Going through a divorce is an overwhelming process, especially when there are children involved. Children are often unwilling participants of a marital separation. It can be extremely difficult for children to transition from a traditional family situation to a living arrangement where they are primarily with one parent. In many divorce cases, one parent is generally awarded sole-physical custody and the other parent is granted visitation rights. Yet studies show that joint custody situations may be best for children.
The study, published in the Journal of Family Psychology, looked at children placed in traditional family homes, joint-custody situations and sole-custody living arrangements. Researchers looked at many aspects of the childrens’ development, both short term and long term. They found that children who lived in joint-custody situations presented the following in comparison to those living in sole-custody arrangements:
- Fewer emotional issues
- Better behavior
- Strong family relationships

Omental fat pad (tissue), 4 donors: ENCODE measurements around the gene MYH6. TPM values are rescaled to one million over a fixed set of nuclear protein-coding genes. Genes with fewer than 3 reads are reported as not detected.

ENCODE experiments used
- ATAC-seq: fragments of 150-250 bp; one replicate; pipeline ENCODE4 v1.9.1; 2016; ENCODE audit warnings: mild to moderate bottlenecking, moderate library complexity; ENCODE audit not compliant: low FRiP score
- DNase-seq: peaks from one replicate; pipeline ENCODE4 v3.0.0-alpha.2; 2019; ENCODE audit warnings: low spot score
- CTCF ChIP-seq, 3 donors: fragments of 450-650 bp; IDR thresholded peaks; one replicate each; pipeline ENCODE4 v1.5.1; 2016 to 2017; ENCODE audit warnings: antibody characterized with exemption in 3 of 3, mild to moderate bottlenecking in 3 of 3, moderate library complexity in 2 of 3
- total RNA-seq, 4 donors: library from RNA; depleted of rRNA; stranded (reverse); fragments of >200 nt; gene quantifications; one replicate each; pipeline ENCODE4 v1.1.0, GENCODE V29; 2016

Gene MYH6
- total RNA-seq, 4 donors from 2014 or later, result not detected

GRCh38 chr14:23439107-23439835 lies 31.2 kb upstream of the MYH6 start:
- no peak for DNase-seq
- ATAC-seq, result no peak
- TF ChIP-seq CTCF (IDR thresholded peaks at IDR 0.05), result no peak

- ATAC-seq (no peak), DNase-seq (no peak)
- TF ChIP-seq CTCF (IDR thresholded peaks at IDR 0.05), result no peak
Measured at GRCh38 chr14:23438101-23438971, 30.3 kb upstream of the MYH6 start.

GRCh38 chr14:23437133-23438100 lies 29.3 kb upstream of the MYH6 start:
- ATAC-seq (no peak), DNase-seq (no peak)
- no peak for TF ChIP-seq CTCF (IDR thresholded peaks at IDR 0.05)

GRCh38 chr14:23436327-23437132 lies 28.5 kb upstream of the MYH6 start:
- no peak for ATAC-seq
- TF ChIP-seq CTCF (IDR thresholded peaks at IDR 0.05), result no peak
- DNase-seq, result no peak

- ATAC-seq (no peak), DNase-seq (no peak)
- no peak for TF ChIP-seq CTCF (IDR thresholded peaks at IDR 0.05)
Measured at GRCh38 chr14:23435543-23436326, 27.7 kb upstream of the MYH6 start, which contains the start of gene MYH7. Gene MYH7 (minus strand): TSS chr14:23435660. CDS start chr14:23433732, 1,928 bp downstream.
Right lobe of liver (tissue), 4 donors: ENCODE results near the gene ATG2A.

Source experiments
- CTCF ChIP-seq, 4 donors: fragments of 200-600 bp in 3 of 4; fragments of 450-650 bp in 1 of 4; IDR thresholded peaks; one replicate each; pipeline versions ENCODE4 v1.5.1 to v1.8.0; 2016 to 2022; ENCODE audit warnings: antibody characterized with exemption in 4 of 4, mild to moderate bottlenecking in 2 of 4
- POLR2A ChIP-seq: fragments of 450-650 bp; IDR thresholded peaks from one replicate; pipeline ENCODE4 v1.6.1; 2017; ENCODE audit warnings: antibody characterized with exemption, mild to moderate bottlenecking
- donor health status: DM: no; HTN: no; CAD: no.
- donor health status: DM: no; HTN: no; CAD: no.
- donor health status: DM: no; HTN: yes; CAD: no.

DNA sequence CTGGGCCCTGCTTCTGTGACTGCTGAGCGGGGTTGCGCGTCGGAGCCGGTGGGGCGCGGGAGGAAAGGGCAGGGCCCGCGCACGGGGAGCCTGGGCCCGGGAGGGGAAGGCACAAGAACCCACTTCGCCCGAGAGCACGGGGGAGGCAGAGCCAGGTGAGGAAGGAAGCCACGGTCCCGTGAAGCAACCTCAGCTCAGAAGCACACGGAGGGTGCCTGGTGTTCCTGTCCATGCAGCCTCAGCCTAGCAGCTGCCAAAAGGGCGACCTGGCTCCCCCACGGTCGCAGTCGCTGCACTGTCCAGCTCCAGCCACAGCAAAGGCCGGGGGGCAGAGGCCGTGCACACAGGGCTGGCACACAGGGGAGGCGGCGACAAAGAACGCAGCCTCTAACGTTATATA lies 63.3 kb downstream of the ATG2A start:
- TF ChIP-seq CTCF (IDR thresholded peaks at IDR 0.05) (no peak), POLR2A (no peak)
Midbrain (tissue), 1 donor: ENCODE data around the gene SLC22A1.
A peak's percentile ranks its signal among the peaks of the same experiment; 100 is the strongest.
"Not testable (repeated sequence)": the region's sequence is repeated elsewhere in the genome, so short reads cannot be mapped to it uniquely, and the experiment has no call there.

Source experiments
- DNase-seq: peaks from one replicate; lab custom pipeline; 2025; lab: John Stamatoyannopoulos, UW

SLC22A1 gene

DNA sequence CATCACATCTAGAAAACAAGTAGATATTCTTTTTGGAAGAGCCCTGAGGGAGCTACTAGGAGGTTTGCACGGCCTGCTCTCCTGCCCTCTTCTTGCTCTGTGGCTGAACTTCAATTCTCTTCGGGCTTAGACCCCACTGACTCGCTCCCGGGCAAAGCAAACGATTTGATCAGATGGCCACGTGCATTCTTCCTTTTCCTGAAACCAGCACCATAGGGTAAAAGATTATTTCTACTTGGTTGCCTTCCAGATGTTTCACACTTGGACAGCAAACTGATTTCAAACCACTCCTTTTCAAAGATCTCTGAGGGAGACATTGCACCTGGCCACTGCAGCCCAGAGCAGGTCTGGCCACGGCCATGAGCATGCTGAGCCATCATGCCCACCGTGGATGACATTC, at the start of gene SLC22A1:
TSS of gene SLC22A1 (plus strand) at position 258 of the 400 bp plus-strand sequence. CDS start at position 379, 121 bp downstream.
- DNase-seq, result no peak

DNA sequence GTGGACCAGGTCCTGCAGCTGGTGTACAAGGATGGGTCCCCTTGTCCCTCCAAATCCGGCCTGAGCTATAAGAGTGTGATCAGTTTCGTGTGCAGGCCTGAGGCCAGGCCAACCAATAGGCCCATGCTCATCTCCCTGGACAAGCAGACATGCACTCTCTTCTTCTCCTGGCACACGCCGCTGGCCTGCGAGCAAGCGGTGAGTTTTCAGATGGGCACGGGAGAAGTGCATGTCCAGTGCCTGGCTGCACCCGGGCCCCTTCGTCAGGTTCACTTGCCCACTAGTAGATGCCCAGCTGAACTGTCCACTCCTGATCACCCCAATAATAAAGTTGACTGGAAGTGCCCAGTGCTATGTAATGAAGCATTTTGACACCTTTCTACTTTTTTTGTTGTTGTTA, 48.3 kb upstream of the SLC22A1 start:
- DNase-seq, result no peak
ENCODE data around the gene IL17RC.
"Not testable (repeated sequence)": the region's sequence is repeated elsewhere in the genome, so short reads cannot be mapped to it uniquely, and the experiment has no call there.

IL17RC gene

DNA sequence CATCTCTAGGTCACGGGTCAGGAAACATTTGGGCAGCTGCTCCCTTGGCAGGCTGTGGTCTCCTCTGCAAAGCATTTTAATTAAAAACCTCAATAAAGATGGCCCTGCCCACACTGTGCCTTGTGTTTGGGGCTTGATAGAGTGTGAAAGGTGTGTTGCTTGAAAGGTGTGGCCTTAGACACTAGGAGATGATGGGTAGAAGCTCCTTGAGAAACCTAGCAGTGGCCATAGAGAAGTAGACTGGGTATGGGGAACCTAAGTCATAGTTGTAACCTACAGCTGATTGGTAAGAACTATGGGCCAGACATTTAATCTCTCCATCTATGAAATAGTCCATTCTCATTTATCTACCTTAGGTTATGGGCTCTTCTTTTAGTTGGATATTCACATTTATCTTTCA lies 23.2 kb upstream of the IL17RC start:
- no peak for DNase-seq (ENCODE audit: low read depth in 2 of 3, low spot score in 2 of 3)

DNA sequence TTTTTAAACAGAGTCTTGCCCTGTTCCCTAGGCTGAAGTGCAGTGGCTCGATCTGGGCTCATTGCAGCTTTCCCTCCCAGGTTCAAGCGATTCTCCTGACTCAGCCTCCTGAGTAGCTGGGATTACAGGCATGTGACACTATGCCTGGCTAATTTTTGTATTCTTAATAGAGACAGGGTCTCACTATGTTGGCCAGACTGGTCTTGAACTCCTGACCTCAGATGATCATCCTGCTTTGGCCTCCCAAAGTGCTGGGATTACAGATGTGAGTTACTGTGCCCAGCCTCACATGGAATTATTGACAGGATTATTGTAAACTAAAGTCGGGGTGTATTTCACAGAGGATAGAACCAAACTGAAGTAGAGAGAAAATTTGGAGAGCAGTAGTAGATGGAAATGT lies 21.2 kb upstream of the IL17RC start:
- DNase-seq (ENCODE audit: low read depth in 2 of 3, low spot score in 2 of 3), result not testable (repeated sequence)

- Higher self-esteem
- Better grades in school
Over a longer period of time, kids raised in joint-custody situations went on to achieve higher levels of academic degrees, enjoyed longer lasting marriages, had stronger social support groups and had a better overall feeling of self.
Both moms and dads affect children differently. When kids spend a significant amount of time with both, they are able to reap the benefits that each parent gives. For example, mothers provide a safe and nurturing environment, which fathers tend to challenge kids to explore their environments and take risks. All of these combine to help children achieve their very best.
Even when children are raised in sole-custody arrangements and spend a significant amount of time with both parents, it is beneficial as well. The key is giving children quality time with both their mother and father.